As predicted, Goldman Sachs announced hefty first-quarter profits of $3.5 billion. The news, which comes amid fraud charges by the Securities and Exchange Commission (SEC) that Goldman knowingly duped investors, may be good for the bank but could lend further credence to the notion of Wall Street making profits at the expense of investors.
“Their reputation is at stake. Ironically, if there was a day that Goldman Sachs wishes that their results were not so good, it’d probably be today,” said , business and economic issues contributor for ABC News, during an April 20 appearance on . “What makes people mad in the first place is the fact that Goldman makes so much money and perhaps profited off of other people’s suffering, and here they are making more money. Could it get more outrageous?”
On the April 20 earnings call, Goldman Sachs said it was “surprised” by the charges filed by the SEC on April 16. The focus of the SEC’s claims center on a risky mortgage product called Abacus that Goldman Sachs sold to investors but allegedly did not disclose details about another client, Paulson & Company, that helped selected the underlying securities in Abacus and then bet against it to fail.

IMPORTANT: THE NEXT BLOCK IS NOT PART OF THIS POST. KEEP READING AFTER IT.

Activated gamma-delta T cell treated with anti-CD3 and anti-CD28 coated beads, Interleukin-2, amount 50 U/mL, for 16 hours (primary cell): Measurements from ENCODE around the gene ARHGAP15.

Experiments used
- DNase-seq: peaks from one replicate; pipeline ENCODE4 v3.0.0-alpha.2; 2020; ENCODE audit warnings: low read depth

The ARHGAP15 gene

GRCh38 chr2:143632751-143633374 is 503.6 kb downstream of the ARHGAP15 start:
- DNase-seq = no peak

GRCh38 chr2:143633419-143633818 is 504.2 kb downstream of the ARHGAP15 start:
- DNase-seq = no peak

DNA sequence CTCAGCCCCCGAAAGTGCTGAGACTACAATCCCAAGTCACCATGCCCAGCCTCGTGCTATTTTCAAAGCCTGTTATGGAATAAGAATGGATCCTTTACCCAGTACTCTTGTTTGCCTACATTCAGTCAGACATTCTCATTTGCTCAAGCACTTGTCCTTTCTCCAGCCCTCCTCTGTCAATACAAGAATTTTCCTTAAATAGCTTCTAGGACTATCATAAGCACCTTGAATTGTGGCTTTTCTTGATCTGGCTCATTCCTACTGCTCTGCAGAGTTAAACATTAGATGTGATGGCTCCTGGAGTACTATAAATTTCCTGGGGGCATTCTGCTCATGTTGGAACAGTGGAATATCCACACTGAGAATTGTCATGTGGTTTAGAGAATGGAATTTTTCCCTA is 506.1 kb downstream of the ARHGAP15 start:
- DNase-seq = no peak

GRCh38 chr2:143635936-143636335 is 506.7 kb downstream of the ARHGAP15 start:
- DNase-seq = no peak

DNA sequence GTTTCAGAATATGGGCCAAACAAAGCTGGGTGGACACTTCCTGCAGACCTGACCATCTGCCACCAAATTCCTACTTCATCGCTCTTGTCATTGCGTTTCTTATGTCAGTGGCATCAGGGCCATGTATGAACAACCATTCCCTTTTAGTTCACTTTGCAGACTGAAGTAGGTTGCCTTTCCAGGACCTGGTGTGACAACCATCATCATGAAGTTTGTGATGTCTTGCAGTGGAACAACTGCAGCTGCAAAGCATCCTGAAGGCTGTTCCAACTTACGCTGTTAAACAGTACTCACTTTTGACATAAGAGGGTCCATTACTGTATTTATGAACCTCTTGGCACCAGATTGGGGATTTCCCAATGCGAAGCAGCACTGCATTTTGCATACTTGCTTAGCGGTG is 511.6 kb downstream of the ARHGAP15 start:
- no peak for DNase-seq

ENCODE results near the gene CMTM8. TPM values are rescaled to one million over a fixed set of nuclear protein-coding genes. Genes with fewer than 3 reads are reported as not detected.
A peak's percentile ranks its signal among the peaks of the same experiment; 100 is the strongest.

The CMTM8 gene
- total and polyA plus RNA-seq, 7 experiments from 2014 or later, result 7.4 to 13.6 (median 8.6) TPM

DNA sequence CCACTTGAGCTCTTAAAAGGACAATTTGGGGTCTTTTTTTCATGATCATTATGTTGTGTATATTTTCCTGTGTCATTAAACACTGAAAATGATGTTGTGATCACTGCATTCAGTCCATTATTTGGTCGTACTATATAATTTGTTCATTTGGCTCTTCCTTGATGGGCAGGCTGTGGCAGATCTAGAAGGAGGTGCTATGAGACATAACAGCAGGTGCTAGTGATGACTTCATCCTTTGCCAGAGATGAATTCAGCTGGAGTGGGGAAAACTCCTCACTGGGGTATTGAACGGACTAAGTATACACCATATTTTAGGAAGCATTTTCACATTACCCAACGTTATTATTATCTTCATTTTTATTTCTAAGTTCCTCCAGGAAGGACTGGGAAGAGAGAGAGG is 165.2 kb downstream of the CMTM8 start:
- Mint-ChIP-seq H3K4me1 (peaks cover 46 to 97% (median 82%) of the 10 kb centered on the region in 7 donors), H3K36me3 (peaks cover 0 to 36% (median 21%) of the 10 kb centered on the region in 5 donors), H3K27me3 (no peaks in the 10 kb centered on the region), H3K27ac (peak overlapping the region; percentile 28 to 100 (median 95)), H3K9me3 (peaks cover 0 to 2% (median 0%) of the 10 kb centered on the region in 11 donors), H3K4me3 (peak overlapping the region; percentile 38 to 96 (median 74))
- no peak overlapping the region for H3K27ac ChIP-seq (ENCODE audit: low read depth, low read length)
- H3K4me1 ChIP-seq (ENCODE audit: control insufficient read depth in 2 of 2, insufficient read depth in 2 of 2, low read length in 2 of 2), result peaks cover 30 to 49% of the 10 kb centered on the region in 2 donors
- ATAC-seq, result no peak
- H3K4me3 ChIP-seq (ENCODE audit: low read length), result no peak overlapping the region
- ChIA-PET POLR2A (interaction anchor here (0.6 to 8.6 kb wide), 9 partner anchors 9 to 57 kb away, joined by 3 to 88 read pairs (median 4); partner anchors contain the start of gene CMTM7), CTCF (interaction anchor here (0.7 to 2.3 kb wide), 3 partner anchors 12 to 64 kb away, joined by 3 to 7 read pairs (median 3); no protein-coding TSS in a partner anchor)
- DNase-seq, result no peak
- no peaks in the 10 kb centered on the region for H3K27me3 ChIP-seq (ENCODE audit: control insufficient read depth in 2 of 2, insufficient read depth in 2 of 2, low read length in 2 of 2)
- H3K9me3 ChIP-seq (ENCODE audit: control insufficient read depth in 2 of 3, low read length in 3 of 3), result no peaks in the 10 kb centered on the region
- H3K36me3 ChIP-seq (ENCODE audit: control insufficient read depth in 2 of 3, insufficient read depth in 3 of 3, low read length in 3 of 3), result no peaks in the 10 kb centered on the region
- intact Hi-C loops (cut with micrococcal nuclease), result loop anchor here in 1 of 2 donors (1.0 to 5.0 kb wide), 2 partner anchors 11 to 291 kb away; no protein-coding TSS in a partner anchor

The SEC claims that Paulson & Company made $1 billion from the deal, while investors lost billions. Goldman Sachs received $15 million as the “middleman” of the transaction.
Also named in the SEC’s lawsuit is Goldman Sachs Vice President Fabrice Tourre. Tourre is alleged to have created and sold the product in question while knowing its risks but keeping them to himself. In a 2007 e-mail, Tourre writes the following:
“More and more leverage in the system, the whole building is about to collapse anytime now. “Only potential survivor, the fabulous Fab … standing the middle of all these complex, highly leveraged, exotic trades he created without necessarily understanding all of the implications of those monstrosities!!!”
In addition to the SEC’s charges, the UK’s regulatory agency also plans to begin a formal enforcement investigation into another alleged fraud scheme by the Goldman Sachs that may have cost the Royal Bank of Scotland millions of dollars.